Running in high heat and humidity increases psychophysiological strain, which typically impairs running performance. Listening to synchronous music has been shown to provide psychophysiological benefits, which may enhance running performance. The present randomized, crossover study examined effects of listening to synchronous music on psychophysiological parameters and running performance in hot and humid conditions. Twelve male runners (21.7 ± 2.2 y; 166.17 ± 7.18 cm; 60.32 ± 9.52 kg; 59.29 ± 5.95 ml kg-1 min-1) completed two running trials in simulated conditions (31°C and 70% humidity) with and without synchronous music. Participants ran on a treadmill inside a climatic chamber for 60 min at 60% V.O2max and continued to run to exhaustion at 80% V.O2max. Time-to-exhaustion under the synchronous music condition was 66.59% longer (mean = 376.5 s vs. 226.0 s, p = 0.02, d = 0.63) compared to the no music condition. Ratings of perceived exertion were significantly lower for the synchronous music condition at each time point (15, 30, 45, and 60 min) of the steady state portion of the running trials. Small differences in heart rate were detected between conditions. No significant between-condition differences were found in urine specific gravity, percentage of body weight loss, thermal comfort, and blood lactate. Findings suggest that listening to synchronous music is beneficial to running performance and perceived exertion in hot and humid conditions.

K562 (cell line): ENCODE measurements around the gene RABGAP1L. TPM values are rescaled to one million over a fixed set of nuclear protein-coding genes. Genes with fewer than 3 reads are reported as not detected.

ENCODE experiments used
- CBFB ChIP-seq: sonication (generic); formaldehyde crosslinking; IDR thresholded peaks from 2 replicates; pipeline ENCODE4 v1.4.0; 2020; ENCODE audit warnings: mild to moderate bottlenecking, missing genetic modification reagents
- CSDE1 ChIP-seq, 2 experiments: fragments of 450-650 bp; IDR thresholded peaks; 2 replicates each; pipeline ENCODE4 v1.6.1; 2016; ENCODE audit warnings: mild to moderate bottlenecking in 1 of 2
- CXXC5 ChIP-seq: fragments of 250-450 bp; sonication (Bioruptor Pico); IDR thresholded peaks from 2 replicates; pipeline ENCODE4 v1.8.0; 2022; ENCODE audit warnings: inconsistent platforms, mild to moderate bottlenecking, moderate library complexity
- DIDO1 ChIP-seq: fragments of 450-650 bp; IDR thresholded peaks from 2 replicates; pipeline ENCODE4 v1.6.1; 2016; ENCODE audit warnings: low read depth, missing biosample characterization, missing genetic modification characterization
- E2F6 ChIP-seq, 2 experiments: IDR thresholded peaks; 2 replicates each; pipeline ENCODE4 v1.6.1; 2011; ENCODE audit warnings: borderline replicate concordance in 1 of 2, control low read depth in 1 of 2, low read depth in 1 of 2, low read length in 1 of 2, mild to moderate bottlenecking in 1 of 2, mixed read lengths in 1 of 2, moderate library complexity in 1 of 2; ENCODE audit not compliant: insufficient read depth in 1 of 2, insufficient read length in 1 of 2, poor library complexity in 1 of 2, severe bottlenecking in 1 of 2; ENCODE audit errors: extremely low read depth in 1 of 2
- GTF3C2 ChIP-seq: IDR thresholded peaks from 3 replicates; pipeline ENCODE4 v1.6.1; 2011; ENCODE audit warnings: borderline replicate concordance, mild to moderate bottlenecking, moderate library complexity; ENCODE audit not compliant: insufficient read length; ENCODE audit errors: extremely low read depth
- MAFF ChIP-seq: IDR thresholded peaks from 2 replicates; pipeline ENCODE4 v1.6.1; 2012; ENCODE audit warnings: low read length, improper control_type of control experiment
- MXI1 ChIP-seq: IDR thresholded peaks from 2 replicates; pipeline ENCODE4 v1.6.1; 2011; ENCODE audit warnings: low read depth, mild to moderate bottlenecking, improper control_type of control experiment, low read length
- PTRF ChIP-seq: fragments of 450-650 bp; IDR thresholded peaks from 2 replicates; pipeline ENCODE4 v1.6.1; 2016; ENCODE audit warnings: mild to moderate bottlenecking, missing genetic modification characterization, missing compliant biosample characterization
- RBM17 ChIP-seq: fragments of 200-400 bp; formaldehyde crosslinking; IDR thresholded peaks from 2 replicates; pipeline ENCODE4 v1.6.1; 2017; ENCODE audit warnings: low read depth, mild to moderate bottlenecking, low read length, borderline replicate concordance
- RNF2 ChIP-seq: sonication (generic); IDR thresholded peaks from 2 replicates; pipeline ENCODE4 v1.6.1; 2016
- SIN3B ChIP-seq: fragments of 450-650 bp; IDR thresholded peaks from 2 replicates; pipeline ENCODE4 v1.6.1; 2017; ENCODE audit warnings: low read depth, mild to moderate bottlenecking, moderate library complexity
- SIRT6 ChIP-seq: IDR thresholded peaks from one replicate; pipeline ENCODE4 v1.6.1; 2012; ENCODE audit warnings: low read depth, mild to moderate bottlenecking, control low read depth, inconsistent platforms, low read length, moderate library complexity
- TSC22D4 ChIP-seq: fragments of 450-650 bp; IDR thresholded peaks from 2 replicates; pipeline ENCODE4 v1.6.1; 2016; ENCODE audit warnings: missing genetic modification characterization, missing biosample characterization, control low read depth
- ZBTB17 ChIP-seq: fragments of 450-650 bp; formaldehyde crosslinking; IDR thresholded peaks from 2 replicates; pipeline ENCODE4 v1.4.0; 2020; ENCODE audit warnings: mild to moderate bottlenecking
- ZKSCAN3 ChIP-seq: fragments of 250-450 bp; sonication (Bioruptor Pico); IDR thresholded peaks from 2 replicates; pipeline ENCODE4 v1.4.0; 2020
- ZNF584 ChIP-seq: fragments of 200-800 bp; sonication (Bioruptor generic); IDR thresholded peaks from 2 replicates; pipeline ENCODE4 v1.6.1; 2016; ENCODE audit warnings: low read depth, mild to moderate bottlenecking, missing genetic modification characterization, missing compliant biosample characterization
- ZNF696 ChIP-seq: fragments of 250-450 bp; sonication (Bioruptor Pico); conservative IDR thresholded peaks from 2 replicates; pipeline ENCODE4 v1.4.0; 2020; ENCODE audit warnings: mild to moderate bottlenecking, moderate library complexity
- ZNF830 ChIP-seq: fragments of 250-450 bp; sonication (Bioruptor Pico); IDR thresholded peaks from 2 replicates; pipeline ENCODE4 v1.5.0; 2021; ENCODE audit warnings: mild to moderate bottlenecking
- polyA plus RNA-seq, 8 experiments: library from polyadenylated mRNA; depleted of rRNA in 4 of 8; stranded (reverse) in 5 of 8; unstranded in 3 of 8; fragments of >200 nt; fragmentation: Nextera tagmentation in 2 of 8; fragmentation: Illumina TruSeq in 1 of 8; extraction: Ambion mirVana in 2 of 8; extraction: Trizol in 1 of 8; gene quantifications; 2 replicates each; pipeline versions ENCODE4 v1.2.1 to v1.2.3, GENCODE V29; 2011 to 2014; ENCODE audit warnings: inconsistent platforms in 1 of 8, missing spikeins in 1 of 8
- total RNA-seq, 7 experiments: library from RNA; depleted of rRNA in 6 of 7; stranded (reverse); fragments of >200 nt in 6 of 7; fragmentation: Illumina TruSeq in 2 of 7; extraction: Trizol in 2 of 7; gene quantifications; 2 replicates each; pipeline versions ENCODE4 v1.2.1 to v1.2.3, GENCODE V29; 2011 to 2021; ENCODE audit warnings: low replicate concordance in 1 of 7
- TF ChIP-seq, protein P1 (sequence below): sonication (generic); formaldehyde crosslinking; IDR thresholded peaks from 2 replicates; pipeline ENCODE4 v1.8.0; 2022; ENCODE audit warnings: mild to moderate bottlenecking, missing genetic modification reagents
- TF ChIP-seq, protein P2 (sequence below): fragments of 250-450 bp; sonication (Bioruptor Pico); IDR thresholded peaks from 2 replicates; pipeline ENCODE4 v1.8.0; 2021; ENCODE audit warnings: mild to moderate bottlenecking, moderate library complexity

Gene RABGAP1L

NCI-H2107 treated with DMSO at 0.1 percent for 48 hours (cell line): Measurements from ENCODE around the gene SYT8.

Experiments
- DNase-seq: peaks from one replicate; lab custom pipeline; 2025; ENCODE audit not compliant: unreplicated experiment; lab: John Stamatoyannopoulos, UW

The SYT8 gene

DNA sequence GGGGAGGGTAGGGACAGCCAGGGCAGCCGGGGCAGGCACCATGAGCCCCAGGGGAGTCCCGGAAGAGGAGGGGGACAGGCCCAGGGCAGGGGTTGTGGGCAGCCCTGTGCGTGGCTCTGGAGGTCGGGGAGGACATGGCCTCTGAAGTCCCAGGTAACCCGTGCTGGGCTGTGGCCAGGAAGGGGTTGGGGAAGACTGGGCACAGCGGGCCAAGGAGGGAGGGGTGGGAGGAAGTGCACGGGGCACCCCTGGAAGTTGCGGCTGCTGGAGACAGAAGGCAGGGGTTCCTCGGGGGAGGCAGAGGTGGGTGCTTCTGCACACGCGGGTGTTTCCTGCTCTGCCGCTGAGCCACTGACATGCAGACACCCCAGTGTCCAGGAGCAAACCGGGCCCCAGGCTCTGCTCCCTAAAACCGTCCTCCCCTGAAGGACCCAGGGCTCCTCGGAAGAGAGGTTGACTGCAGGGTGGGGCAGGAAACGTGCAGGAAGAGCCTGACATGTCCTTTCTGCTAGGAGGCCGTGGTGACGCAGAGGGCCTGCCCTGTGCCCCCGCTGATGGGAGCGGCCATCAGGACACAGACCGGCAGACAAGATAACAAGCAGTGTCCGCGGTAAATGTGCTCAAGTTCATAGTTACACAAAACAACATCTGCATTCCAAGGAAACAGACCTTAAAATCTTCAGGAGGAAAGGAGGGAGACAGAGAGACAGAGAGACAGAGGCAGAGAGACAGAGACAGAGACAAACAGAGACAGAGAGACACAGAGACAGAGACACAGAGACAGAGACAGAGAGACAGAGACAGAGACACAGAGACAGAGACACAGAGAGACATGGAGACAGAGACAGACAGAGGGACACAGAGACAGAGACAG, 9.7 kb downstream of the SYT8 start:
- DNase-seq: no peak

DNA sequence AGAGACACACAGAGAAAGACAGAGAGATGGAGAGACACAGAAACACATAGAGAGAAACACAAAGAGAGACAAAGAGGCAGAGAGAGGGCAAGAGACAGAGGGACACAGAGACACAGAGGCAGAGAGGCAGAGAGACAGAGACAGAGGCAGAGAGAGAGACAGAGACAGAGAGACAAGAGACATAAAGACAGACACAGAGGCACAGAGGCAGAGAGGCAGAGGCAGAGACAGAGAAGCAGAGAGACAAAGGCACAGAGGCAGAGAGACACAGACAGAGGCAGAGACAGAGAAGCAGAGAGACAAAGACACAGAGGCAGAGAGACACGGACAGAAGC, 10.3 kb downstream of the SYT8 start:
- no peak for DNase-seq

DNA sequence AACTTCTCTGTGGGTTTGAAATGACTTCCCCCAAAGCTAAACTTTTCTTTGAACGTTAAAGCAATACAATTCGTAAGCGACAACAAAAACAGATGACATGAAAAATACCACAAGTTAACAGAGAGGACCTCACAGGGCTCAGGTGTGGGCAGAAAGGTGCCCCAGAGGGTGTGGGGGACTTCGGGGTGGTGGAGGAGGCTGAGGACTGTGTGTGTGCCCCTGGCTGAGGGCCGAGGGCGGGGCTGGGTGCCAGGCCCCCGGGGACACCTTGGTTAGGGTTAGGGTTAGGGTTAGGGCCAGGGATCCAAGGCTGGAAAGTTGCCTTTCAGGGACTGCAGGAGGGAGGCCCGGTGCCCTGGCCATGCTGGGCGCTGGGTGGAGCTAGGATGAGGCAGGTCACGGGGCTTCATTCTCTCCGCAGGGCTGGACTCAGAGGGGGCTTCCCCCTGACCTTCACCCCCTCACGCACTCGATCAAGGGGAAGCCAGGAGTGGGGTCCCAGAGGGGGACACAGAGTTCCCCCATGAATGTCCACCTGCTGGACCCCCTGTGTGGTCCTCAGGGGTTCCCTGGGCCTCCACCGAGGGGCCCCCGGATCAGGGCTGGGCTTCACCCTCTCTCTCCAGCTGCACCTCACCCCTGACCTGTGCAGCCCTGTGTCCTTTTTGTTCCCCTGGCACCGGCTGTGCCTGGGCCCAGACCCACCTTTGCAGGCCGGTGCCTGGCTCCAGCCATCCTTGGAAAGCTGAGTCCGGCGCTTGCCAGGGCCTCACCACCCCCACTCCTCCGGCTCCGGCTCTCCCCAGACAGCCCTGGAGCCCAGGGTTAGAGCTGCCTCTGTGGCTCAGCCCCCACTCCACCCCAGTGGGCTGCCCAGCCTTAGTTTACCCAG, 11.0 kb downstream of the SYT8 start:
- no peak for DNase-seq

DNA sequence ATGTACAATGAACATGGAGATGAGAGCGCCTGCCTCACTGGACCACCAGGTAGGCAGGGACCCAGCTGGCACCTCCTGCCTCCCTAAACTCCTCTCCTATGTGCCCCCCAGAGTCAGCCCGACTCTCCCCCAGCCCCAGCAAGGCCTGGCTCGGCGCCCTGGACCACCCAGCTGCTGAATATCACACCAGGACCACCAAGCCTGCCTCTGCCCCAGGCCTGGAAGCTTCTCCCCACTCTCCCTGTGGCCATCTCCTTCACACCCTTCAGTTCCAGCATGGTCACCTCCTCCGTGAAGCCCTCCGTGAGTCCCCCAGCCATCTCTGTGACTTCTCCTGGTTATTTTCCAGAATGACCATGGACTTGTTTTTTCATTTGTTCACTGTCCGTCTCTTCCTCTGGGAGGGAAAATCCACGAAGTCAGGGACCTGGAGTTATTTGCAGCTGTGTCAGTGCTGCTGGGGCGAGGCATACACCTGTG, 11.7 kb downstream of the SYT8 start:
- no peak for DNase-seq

- Synchronous music
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